The Power of Rereading
The Power of Rereading
By Russ Walsh | From Russ on Reading | Russ Walsh is the author of A Parent’s Guide to Public Education in the 21st Century | Buy on Amazon, Barnes & Noble
By Russ Walsh
What if you knew of a single instructional strategy that research has shown improves decoding, fluency and reading comprehension? Would you use it? Of course, you say. And yet one of the most under used literacy strategies is such a well documented strategy: the strategy of rereading.
The research is clear on the benefits of rereading. What do we know about rereading as an instructional strategy?
Rereading helps students develop a deeper understanding of what they have read (Roskos and Newman, The Reading Teacher, April 2014).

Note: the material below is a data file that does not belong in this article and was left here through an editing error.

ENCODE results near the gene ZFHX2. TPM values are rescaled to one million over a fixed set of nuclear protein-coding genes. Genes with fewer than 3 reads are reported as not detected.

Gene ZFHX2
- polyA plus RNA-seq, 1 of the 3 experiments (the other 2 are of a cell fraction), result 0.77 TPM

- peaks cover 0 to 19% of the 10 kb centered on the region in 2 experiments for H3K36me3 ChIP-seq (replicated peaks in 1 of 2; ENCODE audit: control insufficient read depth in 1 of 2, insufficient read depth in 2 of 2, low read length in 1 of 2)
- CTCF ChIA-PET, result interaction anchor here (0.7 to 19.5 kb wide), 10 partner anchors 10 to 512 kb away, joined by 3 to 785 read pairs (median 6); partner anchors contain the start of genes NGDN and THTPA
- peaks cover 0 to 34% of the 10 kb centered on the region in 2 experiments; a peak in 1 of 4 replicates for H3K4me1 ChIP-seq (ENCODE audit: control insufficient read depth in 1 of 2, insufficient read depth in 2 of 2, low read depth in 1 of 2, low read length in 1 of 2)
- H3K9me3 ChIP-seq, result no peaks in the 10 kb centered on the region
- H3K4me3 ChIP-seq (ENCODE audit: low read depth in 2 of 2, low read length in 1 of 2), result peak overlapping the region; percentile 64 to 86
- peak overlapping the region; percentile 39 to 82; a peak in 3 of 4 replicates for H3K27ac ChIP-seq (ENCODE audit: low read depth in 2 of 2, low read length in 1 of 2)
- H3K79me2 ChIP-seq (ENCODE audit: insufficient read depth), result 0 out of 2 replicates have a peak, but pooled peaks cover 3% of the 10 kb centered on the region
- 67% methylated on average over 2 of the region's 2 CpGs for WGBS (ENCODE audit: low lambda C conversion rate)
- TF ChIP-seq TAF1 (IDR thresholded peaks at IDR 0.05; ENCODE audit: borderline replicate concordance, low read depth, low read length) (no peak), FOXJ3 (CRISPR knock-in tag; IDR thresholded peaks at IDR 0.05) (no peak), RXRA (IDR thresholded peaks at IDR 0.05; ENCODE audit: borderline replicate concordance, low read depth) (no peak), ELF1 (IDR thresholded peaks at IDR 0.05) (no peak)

Rereading helps students read with greater fluency, allowing them to give more attention to making sense of what they have read (Pikulski and Chard, The Reading Teacher, March 2005).
Rereading helps students develop greater accuracy in reading. When students reread, words that they may have struggled to decode on a first reading become increasingly easier to parse (Samuels, The Reading Teacher, January, 1979).
Researchers further agree that repeated readings should focus on short chunks of text and that the focus of the instruction should be on both fluency and comprehension (Rasinski, The Reading Teacher, May 2012). A further benefit of rereading is that the fluency that children build by rereading one passage seems to transfer to new readings later on. In other words, rereading leads to better first readings of text.